VR Week: Netflix and Sky see VR as the new frontier for television


Some of the giants of the television world are brimming with optimism for the arrival of VR, with the likes of Netflix and Sky joining star names in proclaiming the potential of virtual storytelling.

VR’s second coming is gathering momentum, and the arrival of Oculus Rift, HTC Vive and Sony’s PlayStation VR will accelerate that process.

But it is the amount of content that may prove to be an issue, with one production studio head, Anthony Geffen, telling us that, even though he is backing VR to succeed, he is also expecting a consumer backlash as soon as September.

That means that major players need to be producing content now, and Netflix’s Vice President of Product Development Chris Jaffe suggested that the company was looking to build beyond a simple app for the proliferating (but limited) phone-based VR like Samsung’s GearVR.

“VR in the near term might be seen as something for gaming but we’re interested too,” he said. “My personal take is I’m interested in seeing where the storytelling aspects develop.

“Of course there’s a technical side with technology but at heart the important thing is the story and my feeling is that it has to lead there. Consumers want stories to be told in various ways.”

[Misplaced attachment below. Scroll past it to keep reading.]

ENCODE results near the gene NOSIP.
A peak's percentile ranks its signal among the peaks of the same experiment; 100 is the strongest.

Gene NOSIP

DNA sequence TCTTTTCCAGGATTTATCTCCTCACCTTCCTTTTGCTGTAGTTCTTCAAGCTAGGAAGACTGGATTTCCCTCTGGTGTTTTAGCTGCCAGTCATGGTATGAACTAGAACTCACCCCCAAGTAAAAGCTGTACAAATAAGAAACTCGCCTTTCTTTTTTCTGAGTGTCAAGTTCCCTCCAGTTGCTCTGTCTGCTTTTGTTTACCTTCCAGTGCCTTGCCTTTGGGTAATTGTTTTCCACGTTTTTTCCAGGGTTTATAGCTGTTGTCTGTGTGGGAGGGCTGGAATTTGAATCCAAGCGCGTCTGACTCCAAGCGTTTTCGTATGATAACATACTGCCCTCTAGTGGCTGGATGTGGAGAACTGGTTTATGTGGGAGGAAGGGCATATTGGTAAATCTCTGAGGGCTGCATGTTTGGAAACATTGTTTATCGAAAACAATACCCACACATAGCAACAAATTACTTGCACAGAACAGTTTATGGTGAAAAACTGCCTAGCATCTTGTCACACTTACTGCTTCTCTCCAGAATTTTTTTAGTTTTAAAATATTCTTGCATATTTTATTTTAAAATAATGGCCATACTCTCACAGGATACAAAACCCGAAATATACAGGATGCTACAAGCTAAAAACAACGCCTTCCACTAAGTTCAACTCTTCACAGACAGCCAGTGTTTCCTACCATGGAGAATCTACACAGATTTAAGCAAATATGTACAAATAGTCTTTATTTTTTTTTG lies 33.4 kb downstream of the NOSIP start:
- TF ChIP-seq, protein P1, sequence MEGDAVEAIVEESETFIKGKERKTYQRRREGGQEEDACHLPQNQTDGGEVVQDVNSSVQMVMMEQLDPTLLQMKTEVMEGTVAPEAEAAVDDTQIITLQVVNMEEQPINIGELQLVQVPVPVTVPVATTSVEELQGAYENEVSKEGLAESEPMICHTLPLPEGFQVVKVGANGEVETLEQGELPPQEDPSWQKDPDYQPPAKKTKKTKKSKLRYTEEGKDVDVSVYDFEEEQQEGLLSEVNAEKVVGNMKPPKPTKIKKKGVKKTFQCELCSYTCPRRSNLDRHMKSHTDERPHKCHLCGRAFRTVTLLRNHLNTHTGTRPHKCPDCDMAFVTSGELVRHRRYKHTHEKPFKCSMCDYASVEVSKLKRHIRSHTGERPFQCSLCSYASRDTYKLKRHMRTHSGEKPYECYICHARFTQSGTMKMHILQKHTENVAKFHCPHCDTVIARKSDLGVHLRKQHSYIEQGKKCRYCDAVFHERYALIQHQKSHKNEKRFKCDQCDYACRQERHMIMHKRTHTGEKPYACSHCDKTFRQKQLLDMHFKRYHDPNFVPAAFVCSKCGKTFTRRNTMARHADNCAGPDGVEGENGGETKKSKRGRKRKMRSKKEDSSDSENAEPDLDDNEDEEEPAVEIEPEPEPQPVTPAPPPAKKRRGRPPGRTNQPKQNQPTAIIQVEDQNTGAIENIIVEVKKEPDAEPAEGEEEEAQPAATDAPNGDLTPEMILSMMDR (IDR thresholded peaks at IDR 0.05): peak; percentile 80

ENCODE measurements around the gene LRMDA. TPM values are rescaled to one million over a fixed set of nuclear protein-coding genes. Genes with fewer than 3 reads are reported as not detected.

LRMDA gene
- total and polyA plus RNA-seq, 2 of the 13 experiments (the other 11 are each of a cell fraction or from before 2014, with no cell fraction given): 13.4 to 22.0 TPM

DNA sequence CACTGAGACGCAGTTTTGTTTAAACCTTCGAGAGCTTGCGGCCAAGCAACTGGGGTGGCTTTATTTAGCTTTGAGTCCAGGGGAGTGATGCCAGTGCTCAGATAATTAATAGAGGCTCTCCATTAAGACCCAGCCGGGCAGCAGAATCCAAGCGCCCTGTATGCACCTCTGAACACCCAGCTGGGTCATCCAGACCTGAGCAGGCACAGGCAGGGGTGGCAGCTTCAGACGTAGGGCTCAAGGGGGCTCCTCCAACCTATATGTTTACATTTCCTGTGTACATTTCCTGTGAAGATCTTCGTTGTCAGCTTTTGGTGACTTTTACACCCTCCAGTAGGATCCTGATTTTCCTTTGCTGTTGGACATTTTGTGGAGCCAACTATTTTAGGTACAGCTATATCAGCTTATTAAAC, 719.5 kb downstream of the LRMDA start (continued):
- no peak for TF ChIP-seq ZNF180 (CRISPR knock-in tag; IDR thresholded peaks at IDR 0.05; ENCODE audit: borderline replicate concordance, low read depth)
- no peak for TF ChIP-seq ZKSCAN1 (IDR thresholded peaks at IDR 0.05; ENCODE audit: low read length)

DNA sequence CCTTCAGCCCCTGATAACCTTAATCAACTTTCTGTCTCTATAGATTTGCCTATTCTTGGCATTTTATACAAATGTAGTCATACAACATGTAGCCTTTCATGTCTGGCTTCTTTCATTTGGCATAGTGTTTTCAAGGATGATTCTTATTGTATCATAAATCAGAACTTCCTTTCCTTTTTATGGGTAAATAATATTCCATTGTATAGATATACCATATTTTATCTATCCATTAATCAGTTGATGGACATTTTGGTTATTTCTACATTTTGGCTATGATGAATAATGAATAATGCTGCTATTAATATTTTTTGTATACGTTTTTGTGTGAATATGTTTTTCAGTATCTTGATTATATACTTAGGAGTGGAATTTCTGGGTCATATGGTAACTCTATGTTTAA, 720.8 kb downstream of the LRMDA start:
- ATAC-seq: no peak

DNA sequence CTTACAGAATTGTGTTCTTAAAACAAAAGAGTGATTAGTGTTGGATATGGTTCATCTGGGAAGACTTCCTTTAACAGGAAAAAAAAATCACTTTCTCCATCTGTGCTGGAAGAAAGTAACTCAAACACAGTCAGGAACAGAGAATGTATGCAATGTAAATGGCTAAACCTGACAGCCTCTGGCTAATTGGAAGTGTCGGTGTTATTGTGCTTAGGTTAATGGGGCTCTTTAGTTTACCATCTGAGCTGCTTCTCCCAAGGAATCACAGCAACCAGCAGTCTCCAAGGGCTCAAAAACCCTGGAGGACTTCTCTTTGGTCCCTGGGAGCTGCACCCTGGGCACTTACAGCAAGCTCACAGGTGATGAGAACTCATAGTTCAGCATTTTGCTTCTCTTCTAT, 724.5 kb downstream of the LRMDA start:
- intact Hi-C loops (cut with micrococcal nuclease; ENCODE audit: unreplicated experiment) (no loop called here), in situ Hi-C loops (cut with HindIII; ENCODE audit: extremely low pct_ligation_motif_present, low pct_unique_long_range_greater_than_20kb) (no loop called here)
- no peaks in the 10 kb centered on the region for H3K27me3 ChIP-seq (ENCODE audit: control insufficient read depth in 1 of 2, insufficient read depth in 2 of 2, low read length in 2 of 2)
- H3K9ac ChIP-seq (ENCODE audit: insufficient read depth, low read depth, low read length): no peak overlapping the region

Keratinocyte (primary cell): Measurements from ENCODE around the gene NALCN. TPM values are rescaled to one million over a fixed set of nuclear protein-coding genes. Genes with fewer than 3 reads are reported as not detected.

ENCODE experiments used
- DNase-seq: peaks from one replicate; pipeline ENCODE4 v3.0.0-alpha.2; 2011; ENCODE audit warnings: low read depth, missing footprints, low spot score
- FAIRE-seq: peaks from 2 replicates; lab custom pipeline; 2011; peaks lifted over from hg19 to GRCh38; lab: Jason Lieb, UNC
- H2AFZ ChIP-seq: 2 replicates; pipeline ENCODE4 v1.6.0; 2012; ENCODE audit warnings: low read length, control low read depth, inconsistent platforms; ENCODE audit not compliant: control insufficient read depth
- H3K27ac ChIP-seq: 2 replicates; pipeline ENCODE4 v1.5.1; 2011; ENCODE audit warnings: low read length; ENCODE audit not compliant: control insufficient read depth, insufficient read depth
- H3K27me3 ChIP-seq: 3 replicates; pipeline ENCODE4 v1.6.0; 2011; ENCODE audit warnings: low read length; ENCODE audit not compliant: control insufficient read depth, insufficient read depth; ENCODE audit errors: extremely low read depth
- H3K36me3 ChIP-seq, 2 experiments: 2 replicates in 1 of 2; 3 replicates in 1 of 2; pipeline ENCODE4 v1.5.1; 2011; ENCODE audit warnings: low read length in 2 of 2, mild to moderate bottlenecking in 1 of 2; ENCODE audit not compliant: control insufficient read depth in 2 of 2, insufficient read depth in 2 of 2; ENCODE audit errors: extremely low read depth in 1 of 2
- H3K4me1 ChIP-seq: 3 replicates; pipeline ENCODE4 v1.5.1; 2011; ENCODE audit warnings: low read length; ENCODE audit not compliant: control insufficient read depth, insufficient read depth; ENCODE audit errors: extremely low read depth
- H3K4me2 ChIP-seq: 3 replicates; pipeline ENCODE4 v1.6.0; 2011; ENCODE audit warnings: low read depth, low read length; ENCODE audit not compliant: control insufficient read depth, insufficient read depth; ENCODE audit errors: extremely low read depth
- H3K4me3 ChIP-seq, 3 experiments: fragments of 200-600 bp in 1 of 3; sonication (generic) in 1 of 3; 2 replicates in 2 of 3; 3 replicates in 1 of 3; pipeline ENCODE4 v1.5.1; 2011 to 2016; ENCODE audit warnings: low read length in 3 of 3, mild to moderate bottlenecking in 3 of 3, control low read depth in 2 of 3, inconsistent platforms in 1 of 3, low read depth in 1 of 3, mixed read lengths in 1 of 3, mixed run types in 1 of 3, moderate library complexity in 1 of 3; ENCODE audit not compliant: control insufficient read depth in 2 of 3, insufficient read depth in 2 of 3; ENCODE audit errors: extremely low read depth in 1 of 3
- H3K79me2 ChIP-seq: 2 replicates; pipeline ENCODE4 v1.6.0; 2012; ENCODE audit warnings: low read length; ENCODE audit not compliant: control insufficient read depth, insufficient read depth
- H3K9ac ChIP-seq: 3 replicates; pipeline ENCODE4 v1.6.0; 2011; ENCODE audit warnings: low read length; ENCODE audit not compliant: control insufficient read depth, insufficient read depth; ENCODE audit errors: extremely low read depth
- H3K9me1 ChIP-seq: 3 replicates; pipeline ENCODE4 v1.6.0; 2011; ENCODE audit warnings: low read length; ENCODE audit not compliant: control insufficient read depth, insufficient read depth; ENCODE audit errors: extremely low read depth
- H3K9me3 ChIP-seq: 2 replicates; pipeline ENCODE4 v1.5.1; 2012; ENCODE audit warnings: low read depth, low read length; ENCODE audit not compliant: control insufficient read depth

VR from Sky

European TV giant Sky has gone a step further and set up a studio to try to be part of the vanguard in VR.

“Sky is uniquely placed and we are always been looking at new ways to get content out there – we have access to movies, TV and sport, and we need to populate VR with mind-blowing content,” Sky VR exec producer Neil Graham told us.

“We have set up Sky VR Studio and have resources on post-production. We are training people up and have four dedicated VR operators – we will compete and work with the major players.”

However, another early player in VR, Atlantic Productions and its Alchemy VR wing, is sounding a sensible note of caution, with head Geffen explaining: “What we’re not getting fast enough is a lot of powerful VR experiences that will make people think ‘Wow this is a great new medium’.

“That’s quite dangerous. There are a few amazingly good films but not enough that people will truly engage with.”

Vive headset

Good VR is expensive to make, so why so much excitement?

“I never watched a 3D programme that got me engaged as VR. With the music and the ability to transport to somewhere different, it means that you are more immersed,” explains Graham.

Geffen’s take is similar: “When it hits the sweet spot it’s completely different from anything else and so immersive. It’s very exciting.”

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